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Home » Daily Readings

Out of the Depths

Submitted by on Tuesday, 2 June 2009No Comment

_blindtobit

Today’s selection from Tobit is a look at a man whose life has really gone — so to speak — to the dogs. He does what is right (burying the dead) and yet he goes blind (2:7-10). Because he can no longer work, Tobit suffers the humiliation of having to be supported by a wife. It was perhaps because of this that Tobit commits the sin of judging the wife who is slaving for him (2:11-14). The liturgical selection ends here, but the story actually ends in 3:6. What the selection does not include is Tobit’s grief at the realization of his sin and his prayer of lament (3:2-6).

Here then is a summary of Tobit 2:7-3:6

  • 2:7-8 Tobit buries the dead and is mocked by the neighbors
  • 2:9-10 Tobit goes blind for four years
  • 2:11-12 Tobit’s wife Anna works to support the family (this actually prepares for the following section)
  • 2:13-14 The incident of the goat and Tobit’s sin of judging his wife
  • 3:1-6 Tobit’s grief and prayer

2:7-8 continues the previous account of Tobit’s desire to do kindness to less fortunate Jews on the feast of Pentecost. Upon finding out from his son that there was an unburied dead Jew, he leaves his dinner to do this act of charity. His neighbors seeing him, mock him. I mention this here because these are precisely the acts of kindness referred to by his wife (2:14c), and the mockery he mentions in prayer (3:6)

2:9-10 tells the story of Tobit’s blindness. We are told that the blindness was so serious that it was not only incurable but also because it prevented Tobit to see a more positive side to the goat he hears bleating. In any case, he mentions for the second time “Ahikar”, his nephew who takes care of him for two years.

The mention of Ahikar is interesting precisely because it was a name already well known among Jews as the wise counsellor of the Great King Sennacherib. Scholars see here the desire of the author of Tobit to link his book to the great wisdom tradition of Ahikar. “The Story of Ahikar” follows the pattern already discernible in the Joseph story (of Genesis) and that of Daniel and his companions. Below are some interesting articles on the web about the Story of Ahikar and its place in non-canonical wisdom literature . The link to the Intratext leads to the text of “The Story of Ahikar.” It was also a book known to Christians; this is indicated by certain additions in its Syriac version, additions (and modifications) that betray a Christian mindset.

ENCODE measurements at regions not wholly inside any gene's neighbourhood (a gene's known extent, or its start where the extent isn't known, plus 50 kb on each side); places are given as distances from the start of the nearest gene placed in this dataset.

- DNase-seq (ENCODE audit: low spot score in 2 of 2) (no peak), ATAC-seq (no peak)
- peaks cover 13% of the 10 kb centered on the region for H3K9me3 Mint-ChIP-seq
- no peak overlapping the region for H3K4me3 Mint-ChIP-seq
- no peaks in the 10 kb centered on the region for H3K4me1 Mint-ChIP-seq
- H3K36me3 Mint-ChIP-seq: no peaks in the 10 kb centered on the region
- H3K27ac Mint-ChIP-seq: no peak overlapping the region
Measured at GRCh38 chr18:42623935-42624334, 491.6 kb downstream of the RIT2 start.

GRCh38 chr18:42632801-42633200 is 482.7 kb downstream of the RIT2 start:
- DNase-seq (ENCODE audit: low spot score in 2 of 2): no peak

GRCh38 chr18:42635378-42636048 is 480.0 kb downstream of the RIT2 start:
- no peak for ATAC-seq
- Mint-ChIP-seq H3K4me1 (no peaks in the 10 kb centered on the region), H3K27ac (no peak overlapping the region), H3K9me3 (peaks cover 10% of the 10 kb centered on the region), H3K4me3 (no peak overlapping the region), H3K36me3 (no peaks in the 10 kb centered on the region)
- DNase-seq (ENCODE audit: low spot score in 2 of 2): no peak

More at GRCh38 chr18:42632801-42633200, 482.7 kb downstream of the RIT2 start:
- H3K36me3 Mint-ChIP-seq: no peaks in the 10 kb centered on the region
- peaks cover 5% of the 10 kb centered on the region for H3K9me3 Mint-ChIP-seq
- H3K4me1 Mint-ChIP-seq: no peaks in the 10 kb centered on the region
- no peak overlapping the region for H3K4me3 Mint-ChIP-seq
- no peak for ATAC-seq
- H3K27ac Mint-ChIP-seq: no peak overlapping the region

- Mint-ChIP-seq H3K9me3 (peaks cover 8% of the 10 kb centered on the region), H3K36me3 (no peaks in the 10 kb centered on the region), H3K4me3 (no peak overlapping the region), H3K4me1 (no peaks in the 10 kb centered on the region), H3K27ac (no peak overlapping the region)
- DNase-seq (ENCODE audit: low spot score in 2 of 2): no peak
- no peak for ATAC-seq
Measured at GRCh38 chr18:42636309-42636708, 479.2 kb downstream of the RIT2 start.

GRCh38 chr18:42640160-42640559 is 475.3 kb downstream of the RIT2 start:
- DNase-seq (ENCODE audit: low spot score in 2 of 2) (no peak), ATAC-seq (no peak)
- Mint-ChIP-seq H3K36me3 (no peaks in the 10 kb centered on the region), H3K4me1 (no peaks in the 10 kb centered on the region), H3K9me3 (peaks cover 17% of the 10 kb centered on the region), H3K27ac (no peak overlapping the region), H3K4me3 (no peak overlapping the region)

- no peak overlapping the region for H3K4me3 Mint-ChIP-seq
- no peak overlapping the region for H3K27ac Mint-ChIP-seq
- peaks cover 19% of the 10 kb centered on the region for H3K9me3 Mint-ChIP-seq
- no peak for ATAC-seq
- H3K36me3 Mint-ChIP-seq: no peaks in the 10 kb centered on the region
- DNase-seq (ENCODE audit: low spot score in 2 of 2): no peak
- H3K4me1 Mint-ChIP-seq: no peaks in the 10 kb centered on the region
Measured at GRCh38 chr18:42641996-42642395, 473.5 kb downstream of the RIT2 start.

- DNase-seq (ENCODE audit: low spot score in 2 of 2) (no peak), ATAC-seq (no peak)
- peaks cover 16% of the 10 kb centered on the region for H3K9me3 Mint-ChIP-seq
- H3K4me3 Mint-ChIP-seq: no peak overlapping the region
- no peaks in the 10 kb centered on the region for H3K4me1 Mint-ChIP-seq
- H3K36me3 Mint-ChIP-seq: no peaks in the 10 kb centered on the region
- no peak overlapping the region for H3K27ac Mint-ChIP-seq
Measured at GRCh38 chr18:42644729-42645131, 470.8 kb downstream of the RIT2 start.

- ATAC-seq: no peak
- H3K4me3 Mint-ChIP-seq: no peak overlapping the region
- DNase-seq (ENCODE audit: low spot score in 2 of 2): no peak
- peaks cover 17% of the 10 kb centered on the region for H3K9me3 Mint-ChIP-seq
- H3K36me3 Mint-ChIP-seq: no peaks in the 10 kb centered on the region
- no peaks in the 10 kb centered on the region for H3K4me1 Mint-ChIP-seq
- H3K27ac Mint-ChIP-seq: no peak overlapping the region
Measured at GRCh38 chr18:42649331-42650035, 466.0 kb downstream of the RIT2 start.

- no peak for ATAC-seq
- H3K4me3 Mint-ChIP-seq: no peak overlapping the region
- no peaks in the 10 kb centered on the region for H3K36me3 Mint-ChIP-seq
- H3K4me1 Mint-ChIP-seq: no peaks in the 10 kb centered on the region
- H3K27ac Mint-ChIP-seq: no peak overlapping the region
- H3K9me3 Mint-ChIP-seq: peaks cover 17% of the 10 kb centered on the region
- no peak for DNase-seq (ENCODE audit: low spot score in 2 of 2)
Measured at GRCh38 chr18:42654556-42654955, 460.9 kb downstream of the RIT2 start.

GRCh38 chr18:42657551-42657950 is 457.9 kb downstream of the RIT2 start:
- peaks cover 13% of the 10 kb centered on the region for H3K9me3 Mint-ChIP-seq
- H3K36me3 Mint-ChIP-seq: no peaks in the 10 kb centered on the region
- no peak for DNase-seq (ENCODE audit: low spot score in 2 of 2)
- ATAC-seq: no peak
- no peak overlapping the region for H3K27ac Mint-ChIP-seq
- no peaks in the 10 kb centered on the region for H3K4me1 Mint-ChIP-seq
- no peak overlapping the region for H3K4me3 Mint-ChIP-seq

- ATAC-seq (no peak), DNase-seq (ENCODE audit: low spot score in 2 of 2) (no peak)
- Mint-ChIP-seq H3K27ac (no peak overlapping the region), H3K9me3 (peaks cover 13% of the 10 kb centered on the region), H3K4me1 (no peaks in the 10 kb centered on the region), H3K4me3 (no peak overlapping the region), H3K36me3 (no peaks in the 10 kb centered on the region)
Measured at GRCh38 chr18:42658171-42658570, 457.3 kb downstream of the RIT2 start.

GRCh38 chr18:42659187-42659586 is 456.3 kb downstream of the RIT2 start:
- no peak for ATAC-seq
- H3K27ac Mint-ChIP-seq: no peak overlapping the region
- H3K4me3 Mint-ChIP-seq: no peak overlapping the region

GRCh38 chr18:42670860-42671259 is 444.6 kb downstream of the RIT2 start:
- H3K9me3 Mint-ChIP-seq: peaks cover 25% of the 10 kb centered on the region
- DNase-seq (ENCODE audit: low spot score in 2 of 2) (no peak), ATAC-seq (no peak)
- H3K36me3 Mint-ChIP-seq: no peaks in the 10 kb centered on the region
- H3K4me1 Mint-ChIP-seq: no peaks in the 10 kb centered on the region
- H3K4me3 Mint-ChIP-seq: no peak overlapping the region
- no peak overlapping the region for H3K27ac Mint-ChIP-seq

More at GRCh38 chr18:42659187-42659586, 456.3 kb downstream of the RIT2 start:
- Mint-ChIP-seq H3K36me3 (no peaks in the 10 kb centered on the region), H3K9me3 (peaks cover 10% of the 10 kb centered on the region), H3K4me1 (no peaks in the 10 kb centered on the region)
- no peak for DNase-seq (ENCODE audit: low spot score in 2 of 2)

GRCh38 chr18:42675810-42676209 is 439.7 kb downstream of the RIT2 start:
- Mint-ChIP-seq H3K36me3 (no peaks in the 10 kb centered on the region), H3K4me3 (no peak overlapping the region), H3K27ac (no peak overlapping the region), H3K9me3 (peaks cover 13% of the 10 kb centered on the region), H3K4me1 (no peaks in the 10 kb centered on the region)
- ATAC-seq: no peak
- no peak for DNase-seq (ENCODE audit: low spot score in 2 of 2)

In 2:11-14, the author shows us how Tobit realizes that he has gone far down into misery. A blind man is rendered incapable of work, something that the Jews valued because to work is a privilege of man and belongs to his dignity as God’s partner. It is humiliating for a man to be out of work; doubly humiliating if it is his wife who does all the work. Anna, Tobit’s wife is presented here as the ideal wife, resourceful and able to bring the proverbial bacon into the house. But Tobit, wrapped up in his own misery, was not able to appreciate that aspect, judging her to be a thief when in fact he brought home a bonus for her work. Anna’s response to the accusation of Tobit also betrays a woman’s hurt and incapacity to understand because of grief. Her reply is — if we consider the foregoing story — unfair. But her words, like the previous quotation from Amos (2:6, from Amos 8:10), brings Tobit to realize his misery and from the depths of his grief prays to God.

Amos 8:10
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10And I will turn your feasts into mourning, and all your songs into lamentation: and I will bring up sackcloth upon every back of yours, and baldness upon every head: and I will make it as the mourning of an only son, and the latter end thereof as a bitter day.

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